Eventually, if and when the U.S. gets the 630m band, crossband work will no longer be needed. With all of the loud VE7 and Washington state activity on 630m, it will be an interesting challenge to work within the band itself ... but what great fun it will eventually be to hear 630m sounding like 160m during a winter CW contest!

Here is a rundown on the Canadian crossband action:

Joe, VO1NA out on the rock, used 80m as his talkback frequency while running 50W to a large inverted-L.

  • PE5T              
  • VO1DI             
  • PAØO             
  • K1PX          

Additional 'heard reports' were received from LA6LU, VE2PEP, DL4HG and PAØRDT.

Moving further west, Mitch, VE3OT, had a busy night with his 250 watts and 340' rectangular loop pointing east-west:

  • VA3DN---ON
  • W3TS---PA
  • K1PX---CT
  • W8PI---MI
  • WB3AVN---MD
  • K3PA---KS
  • K3CCR---MD
  • AC9S---IN
  • WA8ZZ---MI
  • W3WH---PA
  • WA9ETW---WI
  • AB4KJ---IL
  • NS8S---MI
  • N9SE---IN
  • WA3TTS---PA
  • W2JEK---NJ
  • VE3GRO---ON
  • WØBV---CO
  • K2PI---VA
  • K1HTV---VA
  • N2MS---NJ
  • KB5NJD---TX
  • NO3M---PA
  • NA5DX---MS
  • K9RT---IN
  • WØJW---IA

Mitch adds:

"Good conditions here - and similar frequency choice as last year….all but 2 QSOs on 3.5Mhz. Lost 3 possible QSOs - just too weak - at the noise level, but they obviously were copying me on 477….interesting.
Thinking about band condx - I think I should have stayed another hour or so and see i the band finally opened further West than Colorado.
It was interesting to see the East slowly fade away and the Mid-West and Western stations started calling. A good exercise - and lots of compliments and thanks from the U.S. operators."

Mitch is working on a special QSL for those stations that worked him.

Out on the west coast, things were busy as well but other than a couple of brief periods, there seemed to be a Faraday shield not too far east of the Rockies ... mostly a north-south affair.

John, VE7BDQ, reports:

  • W7FI---WA
  • K7WA---WA
  • K6YK---CA
  • VE6XH---AB
  • VA7JX---BC
  • VE7BGJ---BC
  • K7CW---WA
  • AH6EX/W7---WA
  • CF7MM---BC
  • K6IR---WA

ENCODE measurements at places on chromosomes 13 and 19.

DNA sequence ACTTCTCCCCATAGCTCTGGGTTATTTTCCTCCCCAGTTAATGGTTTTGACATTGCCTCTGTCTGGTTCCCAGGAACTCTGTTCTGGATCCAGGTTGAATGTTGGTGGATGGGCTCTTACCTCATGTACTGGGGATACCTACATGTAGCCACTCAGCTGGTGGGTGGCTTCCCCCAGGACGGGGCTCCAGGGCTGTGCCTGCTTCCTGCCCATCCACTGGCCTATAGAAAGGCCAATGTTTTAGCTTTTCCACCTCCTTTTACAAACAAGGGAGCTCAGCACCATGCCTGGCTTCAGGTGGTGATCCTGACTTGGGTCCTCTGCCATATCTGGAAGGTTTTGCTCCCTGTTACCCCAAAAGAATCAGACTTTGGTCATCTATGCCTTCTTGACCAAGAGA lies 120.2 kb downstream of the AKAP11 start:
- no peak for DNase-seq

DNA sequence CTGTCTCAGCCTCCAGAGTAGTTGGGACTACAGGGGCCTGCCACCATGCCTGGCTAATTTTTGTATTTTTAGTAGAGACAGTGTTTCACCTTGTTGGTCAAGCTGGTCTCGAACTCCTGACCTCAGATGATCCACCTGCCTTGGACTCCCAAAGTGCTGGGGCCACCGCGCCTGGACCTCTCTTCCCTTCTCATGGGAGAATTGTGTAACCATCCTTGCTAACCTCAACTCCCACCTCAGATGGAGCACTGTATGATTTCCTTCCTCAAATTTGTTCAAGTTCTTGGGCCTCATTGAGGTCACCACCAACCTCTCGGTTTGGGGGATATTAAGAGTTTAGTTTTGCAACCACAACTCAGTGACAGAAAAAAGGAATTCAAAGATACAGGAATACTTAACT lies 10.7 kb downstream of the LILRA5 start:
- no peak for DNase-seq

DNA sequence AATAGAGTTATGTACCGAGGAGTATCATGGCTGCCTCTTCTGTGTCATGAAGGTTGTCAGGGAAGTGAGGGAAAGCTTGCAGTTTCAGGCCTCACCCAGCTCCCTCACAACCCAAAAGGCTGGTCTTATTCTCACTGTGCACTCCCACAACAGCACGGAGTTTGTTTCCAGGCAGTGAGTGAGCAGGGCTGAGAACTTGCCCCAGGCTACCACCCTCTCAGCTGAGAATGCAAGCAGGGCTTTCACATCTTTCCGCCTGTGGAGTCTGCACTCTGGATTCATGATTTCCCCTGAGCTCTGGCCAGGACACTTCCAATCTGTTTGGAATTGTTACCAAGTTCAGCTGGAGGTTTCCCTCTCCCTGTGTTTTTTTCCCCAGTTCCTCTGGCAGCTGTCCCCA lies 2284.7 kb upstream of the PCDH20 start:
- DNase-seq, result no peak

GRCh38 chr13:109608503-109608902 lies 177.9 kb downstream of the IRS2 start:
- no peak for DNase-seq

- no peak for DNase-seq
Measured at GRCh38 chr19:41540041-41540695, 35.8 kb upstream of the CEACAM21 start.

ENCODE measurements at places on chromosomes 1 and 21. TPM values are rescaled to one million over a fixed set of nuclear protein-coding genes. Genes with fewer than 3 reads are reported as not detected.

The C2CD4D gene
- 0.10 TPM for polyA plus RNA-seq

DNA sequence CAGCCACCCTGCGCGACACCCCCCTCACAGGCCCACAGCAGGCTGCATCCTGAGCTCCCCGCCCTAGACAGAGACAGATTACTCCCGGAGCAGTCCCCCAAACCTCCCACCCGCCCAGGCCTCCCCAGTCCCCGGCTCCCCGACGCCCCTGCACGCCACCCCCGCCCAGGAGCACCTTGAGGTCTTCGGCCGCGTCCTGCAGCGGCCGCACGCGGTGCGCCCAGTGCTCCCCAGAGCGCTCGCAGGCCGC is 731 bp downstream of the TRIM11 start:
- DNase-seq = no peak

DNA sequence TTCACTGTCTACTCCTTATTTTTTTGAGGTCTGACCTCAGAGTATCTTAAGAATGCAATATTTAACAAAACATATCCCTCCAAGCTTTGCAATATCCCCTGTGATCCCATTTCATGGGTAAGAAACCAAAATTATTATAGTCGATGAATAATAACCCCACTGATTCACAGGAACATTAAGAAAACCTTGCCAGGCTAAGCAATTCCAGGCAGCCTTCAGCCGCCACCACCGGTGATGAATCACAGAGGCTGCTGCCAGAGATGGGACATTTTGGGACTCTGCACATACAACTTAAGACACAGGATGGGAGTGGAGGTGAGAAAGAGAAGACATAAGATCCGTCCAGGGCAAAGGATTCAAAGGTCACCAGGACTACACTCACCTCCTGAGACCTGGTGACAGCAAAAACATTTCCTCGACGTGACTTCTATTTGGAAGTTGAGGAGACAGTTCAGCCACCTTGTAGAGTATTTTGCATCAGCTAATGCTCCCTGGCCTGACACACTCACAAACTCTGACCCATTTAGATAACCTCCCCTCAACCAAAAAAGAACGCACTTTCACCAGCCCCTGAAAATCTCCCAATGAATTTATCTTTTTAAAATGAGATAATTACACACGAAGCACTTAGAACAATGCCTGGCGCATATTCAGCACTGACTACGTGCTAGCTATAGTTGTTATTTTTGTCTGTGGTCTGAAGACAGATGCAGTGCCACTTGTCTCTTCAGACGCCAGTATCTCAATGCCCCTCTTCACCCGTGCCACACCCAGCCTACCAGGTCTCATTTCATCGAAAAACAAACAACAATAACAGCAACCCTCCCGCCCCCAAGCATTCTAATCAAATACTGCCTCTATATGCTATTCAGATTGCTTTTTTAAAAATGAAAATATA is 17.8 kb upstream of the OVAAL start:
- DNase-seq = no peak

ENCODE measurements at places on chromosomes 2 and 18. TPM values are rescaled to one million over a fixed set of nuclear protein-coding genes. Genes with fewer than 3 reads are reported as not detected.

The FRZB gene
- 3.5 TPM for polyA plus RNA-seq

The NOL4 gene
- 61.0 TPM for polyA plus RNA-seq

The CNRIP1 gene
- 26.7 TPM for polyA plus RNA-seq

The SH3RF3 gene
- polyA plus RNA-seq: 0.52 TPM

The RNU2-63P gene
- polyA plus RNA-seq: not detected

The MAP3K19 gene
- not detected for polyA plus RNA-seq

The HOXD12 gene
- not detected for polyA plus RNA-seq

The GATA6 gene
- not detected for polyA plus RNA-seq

• K7SS---WA
  • W9PL---WA
  • CF7MM---BC
  • CG7CNF---BC
  • VE7SL---BC

From Toby, VE7CNF:

  • AH6EZ/W7---WA
  • K7CW---WA
  • CF7MM---BC
  • K7SS---WA
  • W9PL---WA
  • N7BYD---MT
  • VE7BDQ---BC
  • W7FI---WA
  • W6TOD---CA
  • VE7KW---BC
  • VE6XH---AB
  • VE7BGJ---BC
  • VA7JX---BC
  • K6YK---CA
  • KB5NJD---TX

From Mark, VA7MM:

  • W7FI---WA
  • K7CW---WA
  • W6RKC---CA
  • W6TOD---CA
  • AH6EZ/W7---WA
  • VE6XH---AB
  • VE7KW---BC
  • K6YK---CA
  • VE7BGJ---BC
  • VA7JX---BC
  • K7SS---WA
  • CG7CNF---BC
  • VE7BDQ---BC
Both Toby and Mark were in the middle of a nasty ice storm, slowly watching their output power drop as their antennas gradually accumulated more and more ice. Thankfully neither antenna came down!

630m top-loaded 'T' (and multiband HF dipole) at VA7MM...100' vertical x 50' tophat.
At least there was no ice storm in progress here on Mayne at VE7SL:
  •  CF7MM---BC
  • W6TOD---CA
  • K7CW---WA
  • W7FI---WA
  • K6YK---CA
  • K7WA---WA
  • WØBV---CO
  • AH6ZE/W7---WA
  • VE7KW---BC
  • VE6XH---AB
  • VA7JX---BC
  • VE7BGJ---BC
  • NO3M---PA
  • KB5NJD---TX
  • K7SS---WA
  • N7BYD---MT
  • CG7CNF---BC
  • VE7BDQ---BC
Besides being just a lot of fun, these events always provide some interesting 'takeaways'.

It's clear that there is a lot of interest in this band and it continues to grow ... reporting levels have never been higher. One crossbander in Washington state indicated that he has a station already to go, once the U.S. gets the band.

Activities such as this continue to demonstrate that stations running something less than the maximum allowable 5 watts eirp can produce impressive signal levels, allowing solid aural contacts over considerable distances via skywave ... even under the marginal conditions just experienced.

Considering the amount of RF being generated nightly for several years by high erp experimental stations as well as during numerous frenzied 630m activity nights, there should be little doubt that interference to hydro switching systems is a non-issue. Sadly, this argument by power authority lobbyists still appears to be the main obstacle for the FCC's foot-dragging of 630m implementation in the U.S.A.

It was great to see participation and interest from VE6 land! Hopefully more Canadian amateurs will take up the challenges offered by 630m ... both in operating and in building a station. You need not have anything more than a suburban backyard to enjoy transcontinental work and like so many activities ... the more, the merrier!

Steve McDonald, VE7SL, is a regular contributor to AmateurRadio.com and writes from British Columbia, Canada. Contact him at [email protected].